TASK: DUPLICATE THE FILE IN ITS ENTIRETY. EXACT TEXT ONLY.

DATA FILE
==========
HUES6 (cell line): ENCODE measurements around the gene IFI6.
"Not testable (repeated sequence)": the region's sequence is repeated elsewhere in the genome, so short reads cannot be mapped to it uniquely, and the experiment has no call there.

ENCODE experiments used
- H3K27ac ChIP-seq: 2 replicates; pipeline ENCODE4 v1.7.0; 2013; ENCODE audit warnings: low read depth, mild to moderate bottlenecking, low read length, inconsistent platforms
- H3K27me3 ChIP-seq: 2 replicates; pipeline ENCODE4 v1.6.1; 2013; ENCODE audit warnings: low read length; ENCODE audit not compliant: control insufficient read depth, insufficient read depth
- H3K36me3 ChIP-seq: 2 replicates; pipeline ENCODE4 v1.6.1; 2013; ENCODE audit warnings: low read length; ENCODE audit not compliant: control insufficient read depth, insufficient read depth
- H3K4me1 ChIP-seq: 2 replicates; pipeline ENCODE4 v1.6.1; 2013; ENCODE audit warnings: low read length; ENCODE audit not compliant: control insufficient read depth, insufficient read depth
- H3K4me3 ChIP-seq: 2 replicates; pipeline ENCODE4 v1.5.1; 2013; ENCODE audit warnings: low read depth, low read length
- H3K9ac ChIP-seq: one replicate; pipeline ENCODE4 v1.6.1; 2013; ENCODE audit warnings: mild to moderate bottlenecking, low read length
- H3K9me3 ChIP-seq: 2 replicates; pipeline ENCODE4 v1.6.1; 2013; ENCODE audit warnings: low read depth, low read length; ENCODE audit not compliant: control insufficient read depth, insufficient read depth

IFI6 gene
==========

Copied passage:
HUES6 (cell line): ENCODE measurements around the gene IFI6.
"Not testable (repeated sequence)": the region's sequence is repeated elsewhere in the genome, so short reads cannot be mapped to it uniquely, and the experiment has no call there.

ENCODE experiments used
- H3K27ac ChIP-seq: 2 replicates; pipeline ENCODE4 v1.7.0; 2013; ENCODE audit warnings: low read depth, mild to moderate bottlenecking, low read length, inconsistent platforms
- H3K27me3 ChIP-seq: 2 replicates; pipeline ENCODE4 v1.6.1; 2013; ENCODE audit warnings: low read length; ENCODE audit not compliant: control insufficient read depth, insufficient read depth
- H3K36me3 ChIP-seq: 2 replicates; pipeline ENCODE4 v1.6.1; 2013; ENCODE audit warnings: low read length; ENCODE audit not compliant: control insufficient read depth, insufficient read depth
- H3K4me1 ChIP-seq: 2 replicates; pipeline ENCODE4 v1.6.1; 2013; ENCODE audit warnings: low read length; ENCODE audit not compliant: control insufficient read depth, insufficient read depth
- H3K4me3 ChIP-seq: 2 replicates; pipeline ENCODE4 v1.5.1; 2013; ENCODE audit warnings: low read depth, low read length
- H3K9ac ChIP-seq: one replicate; pipeline ENCODE4 v1.6.1; 2013; ENCODE audit warnings: mild to moderate bottlenecking, low read length
- H3K9me3 ChIP-seq: 2 replicates; pipeline ENCODE4 v1.6.1; 2013; ENCODE audit warnings: low read depth, low read length; ENCODE audit not compliant: control insufficient read depth, insufficient read depth

IFI6 gene